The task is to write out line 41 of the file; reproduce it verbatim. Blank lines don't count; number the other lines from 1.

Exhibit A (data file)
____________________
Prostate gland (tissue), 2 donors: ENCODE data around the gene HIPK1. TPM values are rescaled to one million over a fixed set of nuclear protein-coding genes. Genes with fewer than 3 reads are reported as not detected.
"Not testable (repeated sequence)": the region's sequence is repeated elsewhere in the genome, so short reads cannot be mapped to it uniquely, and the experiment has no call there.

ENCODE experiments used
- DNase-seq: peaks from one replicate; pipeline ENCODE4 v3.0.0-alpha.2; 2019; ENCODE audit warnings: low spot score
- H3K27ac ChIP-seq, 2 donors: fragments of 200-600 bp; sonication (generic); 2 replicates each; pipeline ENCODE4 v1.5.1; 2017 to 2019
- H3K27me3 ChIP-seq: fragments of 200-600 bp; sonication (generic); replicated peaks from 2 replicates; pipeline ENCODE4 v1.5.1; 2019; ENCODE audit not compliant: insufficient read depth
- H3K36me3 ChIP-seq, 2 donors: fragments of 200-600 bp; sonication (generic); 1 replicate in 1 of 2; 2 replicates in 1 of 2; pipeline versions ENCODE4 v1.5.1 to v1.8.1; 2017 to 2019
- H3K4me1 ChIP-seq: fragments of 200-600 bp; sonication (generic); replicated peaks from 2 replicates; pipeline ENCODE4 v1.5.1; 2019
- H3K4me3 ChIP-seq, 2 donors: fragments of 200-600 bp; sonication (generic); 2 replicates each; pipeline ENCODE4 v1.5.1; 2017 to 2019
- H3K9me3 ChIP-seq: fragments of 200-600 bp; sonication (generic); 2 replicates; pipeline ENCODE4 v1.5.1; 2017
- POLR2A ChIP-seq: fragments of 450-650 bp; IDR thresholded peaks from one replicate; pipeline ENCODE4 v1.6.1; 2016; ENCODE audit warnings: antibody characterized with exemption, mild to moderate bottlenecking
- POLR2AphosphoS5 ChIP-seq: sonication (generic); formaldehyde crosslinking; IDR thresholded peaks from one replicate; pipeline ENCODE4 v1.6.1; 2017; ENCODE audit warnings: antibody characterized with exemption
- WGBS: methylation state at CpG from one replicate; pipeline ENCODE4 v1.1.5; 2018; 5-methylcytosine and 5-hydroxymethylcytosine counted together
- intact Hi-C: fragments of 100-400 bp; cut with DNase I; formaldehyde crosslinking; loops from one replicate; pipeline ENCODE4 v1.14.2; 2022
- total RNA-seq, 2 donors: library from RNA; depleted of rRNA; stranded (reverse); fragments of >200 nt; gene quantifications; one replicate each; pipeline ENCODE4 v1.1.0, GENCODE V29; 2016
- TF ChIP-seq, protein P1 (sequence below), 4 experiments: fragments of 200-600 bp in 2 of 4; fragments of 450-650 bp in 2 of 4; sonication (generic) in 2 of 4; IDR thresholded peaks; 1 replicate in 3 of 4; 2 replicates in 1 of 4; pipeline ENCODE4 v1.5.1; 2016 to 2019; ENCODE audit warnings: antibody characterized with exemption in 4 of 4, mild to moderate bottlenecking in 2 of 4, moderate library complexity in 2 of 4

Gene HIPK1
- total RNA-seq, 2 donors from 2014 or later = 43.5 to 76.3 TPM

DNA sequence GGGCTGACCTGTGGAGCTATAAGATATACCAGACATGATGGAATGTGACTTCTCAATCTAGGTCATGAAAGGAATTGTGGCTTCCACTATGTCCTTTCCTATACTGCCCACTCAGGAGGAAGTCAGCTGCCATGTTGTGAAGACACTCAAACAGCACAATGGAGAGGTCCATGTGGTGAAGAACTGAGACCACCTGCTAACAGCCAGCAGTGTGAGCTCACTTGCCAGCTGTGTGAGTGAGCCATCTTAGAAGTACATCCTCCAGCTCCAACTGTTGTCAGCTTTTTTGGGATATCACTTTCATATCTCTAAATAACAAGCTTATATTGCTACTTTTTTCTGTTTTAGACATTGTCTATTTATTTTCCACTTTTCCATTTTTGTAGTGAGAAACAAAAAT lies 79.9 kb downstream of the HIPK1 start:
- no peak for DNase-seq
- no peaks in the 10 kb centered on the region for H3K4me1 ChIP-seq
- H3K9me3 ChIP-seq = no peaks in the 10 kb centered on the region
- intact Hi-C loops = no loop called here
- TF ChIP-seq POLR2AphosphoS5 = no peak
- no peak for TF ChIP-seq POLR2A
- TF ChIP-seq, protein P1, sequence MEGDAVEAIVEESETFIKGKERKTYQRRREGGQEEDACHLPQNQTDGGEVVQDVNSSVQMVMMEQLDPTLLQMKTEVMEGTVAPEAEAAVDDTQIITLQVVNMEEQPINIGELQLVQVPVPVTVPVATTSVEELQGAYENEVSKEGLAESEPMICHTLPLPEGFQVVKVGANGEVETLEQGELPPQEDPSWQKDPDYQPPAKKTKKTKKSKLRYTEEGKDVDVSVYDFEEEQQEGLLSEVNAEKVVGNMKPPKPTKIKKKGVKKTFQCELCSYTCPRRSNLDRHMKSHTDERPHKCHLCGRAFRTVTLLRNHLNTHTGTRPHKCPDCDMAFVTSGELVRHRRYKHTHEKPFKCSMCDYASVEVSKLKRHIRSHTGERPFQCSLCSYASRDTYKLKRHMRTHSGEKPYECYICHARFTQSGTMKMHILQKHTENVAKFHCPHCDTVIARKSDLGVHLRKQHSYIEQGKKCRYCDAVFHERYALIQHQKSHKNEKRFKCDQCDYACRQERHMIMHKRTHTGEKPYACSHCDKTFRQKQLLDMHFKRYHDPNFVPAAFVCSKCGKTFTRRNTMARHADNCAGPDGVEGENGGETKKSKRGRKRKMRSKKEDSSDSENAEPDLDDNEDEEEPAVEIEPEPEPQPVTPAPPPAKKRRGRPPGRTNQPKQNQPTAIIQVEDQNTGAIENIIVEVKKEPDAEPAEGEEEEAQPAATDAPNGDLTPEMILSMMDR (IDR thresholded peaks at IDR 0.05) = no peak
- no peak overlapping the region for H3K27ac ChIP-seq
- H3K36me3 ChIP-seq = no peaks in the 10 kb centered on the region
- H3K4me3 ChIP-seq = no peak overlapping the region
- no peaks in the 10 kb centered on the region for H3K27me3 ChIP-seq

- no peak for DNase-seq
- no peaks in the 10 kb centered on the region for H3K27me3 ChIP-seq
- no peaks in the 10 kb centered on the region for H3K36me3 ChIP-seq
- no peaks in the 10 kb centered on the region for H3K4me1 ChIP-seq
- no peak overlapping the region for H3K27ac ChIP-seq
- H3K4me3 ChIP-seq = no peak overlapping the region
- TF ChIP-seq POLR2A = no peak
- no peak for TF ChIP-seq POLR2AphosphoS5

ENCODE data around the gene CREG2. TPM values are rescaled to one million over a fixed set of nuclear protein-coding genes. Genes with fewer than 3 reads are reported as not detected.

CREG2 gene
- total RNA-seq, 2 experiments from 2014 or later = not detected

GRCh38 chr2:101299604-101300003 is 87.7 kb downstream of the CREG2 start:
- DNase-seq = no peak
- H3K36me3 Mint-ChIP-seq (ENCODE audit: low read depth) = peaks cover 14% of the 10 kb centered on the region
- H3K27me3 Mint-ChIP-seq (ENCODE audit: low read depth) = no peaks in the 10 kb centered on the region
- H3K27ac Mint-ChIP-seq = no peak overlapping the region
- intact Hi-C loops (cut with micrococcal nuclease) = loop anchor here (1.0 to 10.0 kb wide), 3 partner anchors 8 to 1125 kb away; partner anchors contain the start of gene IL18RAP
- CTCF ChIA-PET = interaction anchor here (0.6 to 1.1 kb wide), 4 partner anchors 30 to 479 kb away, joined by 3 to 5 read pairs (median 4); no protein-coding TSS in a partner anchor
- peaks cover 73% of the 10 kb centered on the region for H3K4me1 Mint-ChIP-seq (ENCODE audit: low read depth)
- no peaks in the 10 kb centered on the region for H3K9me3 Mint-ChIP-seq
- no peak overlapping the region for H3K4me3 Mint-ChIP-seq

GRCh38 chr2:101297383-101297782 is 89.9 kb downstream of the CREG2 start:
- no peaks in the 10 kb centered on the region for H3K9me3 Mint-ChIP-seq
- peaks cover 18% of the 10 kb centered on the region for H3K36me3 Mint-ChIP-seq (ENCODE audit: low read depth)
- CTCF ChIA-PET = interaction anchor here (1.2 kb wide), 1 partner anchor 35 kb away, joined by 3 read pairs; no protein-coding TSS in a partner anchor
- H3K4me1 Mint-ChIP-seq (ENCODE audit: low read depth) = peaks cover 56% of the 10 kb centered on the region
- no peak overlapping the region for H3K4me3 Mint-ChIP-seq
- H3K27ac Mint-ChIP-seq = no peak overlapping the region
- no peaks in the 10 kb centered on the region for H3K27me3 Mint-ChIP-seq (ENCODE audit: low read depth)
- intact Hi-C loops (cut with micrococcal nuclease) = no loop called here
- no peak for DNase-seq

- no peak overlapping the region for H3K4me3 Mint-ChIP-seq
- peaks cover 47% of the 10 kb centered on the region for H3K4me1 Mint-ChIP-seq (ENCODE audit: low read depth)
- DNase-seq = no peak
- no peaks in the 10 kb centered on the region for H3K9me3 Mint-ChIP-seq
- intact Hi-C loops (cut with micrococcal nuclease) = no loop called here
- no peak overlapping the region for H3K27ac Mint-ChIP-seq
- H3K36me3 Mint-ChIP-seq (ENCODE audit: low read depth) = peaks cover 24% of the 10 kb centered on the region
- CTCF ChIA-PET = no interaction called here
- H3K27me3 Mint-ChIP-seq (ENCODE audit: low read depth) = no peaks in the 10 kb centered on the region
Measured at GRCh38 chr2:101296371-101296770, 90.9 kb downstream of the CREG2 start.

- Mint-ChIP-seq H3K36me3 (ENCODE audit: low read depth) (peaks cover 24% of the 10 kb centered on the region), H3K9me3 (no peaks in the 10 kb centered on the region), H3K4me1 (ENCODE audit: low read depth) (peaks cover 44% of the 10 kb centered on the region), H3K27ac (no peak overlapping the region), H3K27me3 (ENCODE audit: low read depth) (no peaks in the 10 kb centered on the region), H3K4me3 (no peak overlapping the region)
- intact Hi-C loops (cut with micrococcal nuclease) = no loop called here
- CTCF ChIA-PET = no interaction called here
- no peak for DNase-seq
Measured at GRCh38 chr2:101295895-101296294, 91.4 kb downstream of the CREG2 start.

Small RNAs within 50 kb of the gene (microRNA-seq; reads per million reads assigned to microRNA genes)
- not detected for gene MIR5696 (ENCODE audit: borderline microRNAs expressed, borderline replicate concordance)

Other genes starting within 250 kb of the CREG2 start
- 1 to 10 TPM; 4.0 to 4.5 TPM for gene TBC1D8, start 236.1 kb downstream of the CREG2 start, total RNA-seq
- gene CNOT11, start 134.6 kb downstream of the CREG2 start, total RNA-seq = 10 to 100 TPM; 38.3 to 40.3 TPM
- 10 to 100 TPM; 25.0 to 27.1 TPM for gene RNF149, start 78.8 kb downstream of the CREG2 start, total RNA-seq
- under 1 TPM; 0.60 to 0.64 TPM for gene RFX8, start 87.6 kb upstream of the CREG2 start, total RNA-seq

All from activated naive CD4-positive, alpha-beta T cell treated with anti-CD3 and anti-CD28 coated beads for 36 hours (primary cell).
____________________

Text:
- total RNA-seq, 2 experiments from 2014 or later = not detected